Last week we came together with O2 to co-host a breakfast event, ‘Digital Media Payment Models — Where Are We Now?’ Held at Heddon Street Kitchen, the morning featured some insightful talks, a panel debate and an abundance of bacon sandwiches.
Here are some of our favourite takeaways from the morning:
1. The digital wave has hit
Cornelia Calugar-Pop, TMT Insights Manager at Deloitte, highlighted that in Q4 of 2017, the New York Times had 2.6 million digital-only subscribers. This is double the amount that there was in Q4 of 2015, showing the importance of improving payment mechanisms amongst digital news media sources to cater to this increasing demand.
2. Know your audience
Ian Gray, responsible for channel & strategic alliances at MPP Global commented how important it is to have consumer data at the heart of business models. Companies should be experimenting to see what works for their audience, for example, testing what works best in terms of UX.
3. We want more video
Ian also pointed out that more than 50% of US Subscription Video on Demand households pay for multiple OTT video services. With the average monthly household spending on streaming video services increasing by 5% in 2017, consumers clearly want more video streaming services at the touch of a button.
4. A variety of content
Jimme Jardine, Co-founder of Jamatto, pointed out that one of the major challenges that the publishing industry faces is the fact that consumers are increasingly disinclined to show loyalty to one single paper: instead, they read content from multiple sources. Therefore, payment models need to be addressed to allow consumers to purchase a number of articles, as and when they need, from a range of papers — this could mean having a subscription for a period of time, rather than committing to full subscription from a whole paper.
5. All you need is a mobile phone
Microsoft’s Grahame Riddell commented that mobile operator billing means empowering the greatest number of people, because all you need is a phone to make purchases; and it can be any phone, even a Nokia 3310. People around the world may not have an alternative way to pay, but it’s likely that they will have a phone.
He also mentioned that mobile operator billing’s USP is its simplicity; customers already have an existing operator account, the payment flow is simple and unlike other mobile payments, there is no need to find wallet or type in credit card details — everyone knows their phone number!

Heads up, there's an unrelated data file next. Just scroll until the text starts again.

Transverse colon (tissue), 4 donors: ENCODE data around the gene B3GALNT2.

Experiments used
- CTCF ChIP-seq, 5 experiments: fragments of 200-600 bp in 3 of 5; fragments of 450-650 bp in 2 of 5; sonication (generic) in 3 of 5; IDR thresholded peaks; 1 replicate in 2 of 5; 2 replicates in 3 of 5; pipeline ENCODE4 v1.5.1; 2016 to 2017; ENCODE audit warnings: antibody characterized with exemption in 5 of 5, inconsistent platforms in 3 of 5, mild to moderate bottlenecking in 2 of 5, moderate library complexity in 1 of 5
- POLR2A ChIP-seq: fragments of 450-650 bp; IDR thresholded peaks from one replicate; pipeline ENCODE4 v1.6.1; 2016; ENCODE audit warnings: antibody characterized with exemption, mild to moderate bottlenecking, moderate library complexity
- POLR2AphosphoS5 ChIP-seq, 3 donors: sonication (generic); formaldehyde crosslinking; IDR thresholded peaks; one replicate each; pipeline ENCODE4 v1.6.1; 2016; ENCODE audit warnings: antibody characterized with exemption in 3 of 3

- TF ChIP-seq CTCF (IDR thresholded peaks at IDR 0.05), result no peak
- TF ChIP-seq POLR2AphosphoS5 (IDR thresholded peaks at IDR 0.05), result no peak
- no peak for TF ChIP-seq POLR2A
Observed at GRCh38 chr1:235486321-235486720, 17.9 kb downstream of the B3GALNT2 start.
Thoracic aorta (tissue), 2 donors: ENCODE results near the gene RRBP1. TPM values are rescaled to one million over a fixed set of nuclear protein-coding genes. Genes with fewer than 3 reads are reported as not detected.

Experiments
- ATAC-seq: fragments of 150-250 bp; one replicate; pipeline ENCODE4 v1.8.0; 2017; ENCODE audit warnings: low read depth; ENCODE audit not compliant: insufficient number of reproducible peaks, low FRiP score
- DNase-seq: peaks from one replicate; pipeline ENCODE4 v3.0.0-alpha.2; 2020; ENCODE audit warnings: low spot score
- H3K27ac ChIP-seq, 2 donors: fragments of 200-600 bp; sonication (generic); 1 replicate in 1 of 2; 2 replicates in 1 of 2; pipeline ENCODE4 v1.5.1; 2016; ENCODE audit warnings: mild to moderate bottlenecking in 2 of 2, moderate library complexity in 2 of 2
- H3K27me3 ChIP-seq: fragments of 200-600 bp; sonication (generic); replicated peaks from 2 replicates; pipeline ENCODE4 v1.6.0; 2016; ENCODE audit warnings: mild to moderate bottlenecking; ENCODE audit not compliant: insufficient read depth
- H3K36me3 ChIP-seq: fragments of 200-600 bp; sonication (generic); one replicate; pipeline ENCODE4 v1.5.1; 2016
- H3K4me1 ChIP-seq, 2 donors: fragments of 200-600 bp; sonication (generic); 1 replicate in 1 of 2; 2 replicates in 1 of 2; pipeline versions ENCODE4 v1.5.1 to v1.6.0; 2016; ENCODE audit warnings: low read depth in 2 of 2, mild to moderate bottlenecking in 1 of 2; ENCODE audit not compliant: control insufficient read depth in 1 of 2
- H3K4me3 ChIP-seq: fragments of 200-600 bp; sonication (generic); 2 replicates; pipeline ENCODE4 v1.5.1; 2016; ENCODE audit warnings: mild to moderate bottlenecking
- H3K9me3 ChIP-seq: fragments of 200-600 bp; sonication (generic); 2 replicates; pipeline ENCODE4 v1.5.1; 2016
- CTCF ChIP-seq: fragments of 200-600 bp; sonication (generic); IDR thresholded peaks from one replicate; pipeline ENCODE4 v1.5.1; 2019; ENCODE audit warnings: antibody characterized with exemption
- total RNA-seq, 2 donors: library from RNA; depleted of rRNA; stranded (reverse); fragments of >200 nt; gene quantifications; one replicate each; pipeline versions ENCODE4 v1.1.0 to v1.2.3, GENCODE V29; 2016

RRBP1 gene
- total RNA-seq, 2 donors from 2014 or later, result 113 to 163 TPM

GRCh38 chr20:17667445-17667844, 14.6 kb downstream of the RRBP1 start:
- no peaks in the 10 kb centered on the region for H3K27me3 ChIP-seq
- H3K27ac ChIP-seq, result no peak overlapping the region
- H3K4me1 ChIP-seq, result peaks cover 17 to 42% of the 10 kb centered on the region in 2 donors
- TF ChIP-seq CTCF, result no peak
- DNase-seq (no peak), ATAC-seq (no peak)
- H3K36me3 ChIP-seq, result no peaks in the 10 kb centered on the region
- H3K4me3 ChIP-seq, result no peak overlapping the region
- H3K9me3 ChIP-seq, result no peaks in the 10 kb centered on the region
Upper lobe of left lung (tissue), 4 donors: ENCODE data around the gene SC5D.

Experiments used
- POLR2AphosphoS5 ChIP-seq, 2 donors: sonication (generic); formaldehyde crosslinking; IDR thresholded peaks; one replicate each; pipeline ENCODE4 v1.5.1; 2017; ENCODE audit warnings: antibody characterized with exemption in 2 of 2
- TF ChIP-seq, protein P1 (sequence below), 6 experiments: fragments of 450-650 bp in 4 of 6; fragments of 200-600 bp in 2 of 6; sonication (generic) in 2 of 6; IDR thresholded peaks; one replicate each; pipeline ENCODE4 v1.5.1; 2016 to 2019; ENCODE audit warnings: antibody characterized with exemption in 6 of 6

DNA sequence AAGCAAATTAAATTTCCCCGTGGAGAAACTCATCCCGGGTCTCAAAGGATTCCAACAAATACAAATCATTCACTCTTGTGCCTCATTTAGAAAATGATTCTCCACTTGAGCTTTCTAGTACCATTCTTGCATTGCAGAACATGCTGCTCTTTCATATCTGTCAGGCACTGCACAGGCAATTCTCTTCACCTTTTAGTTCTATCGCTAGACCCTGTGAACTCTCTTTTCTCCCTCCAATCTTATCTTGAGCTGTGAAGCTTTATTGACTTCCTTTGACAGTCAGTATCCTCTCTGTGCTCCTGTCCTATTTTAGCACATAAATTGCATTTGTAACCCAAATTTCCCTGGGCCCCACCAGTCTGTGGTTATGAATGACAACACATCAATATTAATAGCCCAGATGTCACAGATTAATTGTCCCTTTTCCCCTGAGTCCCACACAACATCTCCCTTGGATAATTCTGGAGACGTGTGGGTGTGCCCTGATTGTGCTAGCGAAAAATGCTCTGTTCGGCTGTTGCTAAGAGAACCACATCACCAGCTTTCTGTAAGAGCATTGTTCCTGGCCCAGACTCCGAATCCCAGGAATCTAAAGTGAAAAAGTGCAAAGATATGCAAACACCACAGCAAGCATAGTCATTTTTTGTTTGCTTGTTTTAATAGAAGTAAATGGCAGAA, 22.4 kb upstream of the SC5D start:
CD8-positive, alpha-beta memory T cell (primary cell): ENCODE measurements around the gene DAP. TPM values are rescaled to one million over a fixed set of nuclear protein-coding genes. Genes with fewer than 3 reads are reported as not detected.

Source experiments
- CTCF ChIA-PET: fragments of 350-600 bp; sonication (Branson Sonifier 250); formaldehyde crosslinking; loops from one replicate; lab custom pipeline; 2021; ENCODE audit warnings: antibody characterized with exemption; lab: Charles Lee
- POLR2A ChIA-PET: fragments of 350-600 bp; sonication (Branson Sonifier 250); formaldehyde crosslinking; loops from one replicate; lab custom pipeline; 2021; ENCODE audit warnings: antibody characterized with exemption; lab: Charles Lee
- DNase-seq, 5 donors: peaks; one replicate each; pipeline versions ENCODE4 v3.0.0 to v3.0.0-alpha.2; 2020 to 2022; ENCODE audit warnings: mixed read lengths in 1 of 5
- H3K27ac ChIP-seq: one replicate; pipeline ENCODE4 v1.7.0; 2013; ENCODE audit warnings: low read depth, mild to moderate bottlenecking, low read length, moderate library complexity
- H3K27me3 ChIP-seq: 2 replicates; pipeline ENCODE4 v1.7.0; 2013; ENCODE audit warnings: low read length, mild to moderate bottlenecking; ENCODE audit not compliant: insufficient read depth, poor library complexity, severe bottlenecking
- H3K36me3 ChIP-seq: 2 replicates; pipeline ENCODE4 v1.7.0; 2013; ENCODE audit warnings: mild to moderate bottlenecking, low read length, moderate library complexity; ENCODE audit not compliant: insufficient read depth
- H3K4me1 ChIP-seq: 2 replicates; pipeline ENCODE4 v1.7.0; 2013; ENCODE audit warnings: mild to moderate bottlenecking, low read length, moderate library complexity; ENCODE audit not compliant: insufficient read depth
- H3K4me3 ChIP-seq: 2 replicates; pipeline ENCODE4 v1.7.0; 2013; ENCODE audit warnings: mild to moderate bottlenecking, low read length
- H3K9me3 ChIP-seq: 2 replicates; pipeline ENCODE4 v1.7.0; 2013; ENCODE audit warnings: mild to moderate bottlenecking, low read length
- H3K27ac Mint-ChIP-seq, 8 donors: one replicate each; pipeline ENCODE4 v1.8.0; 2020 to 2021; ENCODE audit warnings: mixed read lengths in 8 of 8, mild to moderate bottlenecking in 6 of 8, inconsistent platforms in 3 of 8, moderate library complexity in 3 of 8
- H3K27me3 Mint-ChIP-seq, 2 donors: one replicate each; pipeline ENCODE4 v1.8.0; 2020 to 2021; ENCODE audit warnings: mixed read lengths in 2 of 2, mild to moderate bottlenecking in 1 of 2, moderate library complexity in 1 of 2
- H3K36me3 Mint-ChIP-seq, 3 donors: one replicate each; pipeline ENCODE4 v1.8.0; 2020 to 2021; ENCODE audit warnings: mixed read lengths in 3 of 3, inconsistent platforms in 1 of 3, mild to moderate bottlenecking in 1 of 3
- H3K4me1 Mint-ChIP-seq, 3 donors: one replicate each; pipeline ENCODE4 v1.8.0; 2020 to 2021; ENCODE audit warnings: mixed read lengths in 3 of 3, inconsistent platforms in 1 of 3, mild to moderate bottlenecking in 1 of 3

7. It’s all about speed
Murray Findlay from O2 drew attention to the importance of a short payment journey which can be completed in seconds. Mobile operator billing has a significantly shorter payment flow than other payments, which means higher conversion rates and a reduction on cart abandonment.
8. Security matters
Murray also stressed that consumers don’t have to enter sensitive information, like credit card details, means that they have confidence in the security of charge to mobile — so much so that satisfaction levels are consistently above 83%. For O2, the result has been a 250% increase in the number of transactions over the past three years. This includes purchases on app store, music streaming, digital content and gaming among others.
9. Building a relationship with your consumers
Our CEO Rob Weisz drew attention to the power of mobile when it comes to making payments and also CRM to provide your consumers with the best possible service. The mobile number can not only be used to identify users to charge transactions to the mobile phone bill but also to send relevant notifications, service information, reminders and more.
As always, Heddon Street Kitchen put on a fantastic spread of pastries, bacon sandwiches and fruit which had us loosening our belts — we even had a few bits to bring back to the office!